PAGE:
I handed over my tablet to my son a few months ago after a failed bid to sell it off.
While I was researching for the ideal tablet to put my hard earned cash on, the Toshiba Thrive came tops as the most productive or functional tablet around. However, after a few months of using it, i realised that there is only so much even the best featured tablets could do. Read my review of the Toshiba Thrive here.
By my definition, productivity or functionality is the speed or amount of work one can get done on a tablet compared to what can be achieved on a regular computer. Yes, the yard stick for comparison has and will always be the PC.
From this definition, you may understand why the iPad was never considered.
While the Toshiba Thrive could take most of what I threw at it by way of hardware accessories – full USB keyboard, mouse and all – the fact remains that the operating system powering it (an enhanced Android 4.1.2 custom rom) was never suited for getting much productive work done.
While tablet manufacturers have access to near infinite apps on Google Play, with a good number focused on enterprise & productivity, however it seems majority of the apps available fall within a ‘recreational’ category.
It has been predicted by many technology analysts that the tablet form factor will be replacing the PC as we know it. And as if to prove these pundits right, the PC has witnessed a very sharp drop in sales since the introduction of the iPad.
But why is this so when it is very clear to about everyone that the functionality of the PC is almost only limited by the imagination of the user whereas the tablet can barely get simple productivity tasks done conveniently?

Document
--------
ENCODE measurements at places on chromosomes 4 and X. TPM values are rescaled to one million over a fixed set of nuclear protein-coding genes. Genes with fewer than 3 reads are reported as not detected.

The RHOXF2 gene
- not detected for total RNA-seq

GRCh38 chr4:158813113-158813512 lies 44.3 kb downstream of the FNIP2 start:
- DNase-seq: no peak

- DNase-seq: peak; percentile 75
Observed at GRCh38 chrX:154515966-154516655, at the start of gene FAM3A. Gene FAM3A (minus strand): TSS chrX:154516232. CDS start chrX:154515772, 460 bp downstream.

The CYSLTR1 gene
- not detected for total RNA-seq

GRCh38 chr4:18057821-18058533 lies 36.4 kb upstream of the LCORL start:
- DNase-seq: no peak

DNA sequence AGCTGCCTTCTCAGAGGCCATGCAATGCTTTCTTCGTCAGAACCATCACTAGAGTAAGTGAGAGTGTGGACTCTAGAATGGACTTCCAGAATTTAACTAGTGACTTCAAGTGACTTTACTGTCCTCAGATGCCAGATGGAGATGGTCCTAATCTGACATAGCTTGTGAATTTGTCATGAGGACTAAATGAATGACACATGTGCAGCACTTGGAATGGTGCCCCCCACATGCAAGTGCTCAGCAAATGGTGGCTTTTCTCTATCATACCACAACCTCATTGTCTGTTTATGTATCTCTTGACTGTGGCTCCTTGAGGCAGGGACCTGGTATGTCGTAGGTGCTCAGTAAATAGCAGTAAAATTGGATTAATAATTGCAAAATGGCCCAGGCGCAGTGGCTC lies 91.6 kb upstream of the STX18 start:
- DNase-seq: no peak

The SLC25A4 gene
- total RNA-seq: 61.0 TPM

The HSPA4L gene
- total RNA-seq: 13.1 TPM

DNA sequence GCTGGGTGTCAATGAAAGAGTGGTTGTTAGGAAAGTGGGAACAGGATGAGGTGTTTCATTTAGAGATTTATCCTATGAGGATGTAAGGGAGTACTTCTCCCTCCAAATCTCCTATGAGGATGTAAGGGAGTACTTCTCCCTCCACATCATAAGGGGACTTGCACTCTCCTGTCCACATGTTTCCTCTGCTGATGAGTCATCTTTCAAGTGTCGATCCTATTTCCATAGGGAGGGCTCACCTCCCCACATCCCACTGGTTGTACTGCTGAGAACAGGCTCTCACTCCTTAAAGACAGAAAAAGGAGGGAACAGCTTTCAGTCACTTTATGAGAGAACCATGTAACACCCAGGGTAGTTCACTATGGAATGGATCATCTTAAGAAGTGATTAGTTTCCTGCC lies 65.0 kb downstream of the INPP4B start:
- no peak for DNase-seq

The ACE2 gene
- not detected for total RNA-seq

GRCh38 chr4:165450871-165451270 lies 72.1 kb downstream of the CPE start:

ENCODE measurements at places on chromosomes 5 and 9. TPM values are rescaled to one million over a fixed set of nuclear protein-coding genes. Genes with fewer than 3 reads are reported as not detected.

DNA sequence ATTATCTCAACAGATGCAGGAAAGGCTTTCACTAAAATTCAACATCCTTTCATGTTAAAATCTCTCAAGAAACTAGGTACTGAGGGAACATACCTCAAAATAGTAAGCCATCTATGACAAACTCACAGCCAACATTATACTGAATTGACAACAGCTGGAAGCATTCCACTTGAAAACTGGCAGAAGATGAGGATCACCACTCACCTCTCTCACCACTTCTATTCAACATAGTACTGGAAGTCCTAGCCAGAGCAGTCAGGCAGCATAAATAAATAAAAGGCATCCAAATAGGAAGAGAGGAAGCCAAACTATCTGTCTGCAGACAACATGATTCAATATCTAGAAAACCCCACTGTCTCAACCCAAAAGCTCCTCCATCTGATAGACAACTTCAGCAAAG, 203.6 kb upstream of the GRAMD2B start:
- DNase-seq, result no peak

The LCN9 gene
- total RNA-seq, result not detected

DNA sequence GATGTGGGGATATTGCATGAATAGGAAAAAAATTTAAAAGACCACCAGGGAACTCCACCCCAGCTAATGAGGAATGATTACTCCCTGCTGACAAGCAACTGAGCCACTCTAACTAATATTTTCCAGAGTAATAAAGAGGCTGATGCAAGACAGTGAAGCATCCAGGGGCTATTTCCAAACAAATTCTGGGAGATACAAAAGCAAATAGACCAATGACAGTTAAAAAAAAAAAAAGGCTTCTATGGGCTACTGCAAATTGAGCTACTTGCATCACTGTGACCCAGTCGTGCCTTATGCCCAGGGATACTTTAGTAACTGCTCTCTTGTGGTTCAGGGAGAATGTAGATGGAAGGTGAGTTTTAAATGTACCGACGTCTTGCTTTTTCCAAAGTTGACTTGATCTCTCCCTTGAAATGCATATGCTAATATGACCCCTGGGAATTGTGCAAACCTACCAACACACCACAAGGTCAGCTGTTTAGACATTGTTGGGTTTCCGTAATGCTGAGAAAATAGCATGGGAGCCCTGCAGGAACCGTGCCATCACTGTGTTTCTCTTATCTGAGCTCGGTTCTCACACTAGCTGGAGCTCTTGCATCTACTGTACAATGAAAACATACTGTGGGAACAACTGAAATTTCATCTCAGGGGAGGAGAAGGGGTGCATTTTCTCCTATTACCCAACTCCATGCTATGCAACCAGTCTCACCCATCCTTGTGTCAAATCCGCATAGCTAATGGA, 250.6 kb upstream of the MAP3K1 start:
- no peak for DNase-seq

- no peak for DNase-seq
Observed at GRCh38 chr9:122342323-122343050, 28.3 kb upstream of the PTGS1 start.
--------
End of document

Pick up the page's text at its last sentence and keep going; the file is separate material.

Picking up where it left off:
The reason may not be far fetched. Most users do not need the infinite computing powers of the regular PC, at least you don’t need it for the regular tasks that most people indulge in; word processing, web browsing, other Microsoft office products, solitaire, watching films, etc. A role that even the least powered tablets can undertake perfectly.
The question however still remain; would the tablet form factor be the end of the PC. Well, one thing is very sure, definitely not in our lifetime. Many have predicted the demise of Linux too which, against all odds, is probably even more relevant than before; it powers most of the websites in the world, embedded in more devices than we can ever count and also is the basis of most operating systems around now; Mac 0s, android, etc.
For geeks like me, the tablet remains what it is meant for- recreation. I can not even being myself to undertake the simplest word processing tasks on an android or iPad tablet because of formatting issues.
However, Microsoft has already set the pace with its mobile and desktop OS convergence operating system – the Windows 8. Still rough at the edges, I strongly believe this company would play a major role in how soon the tablet form factor replaces the PC form factor.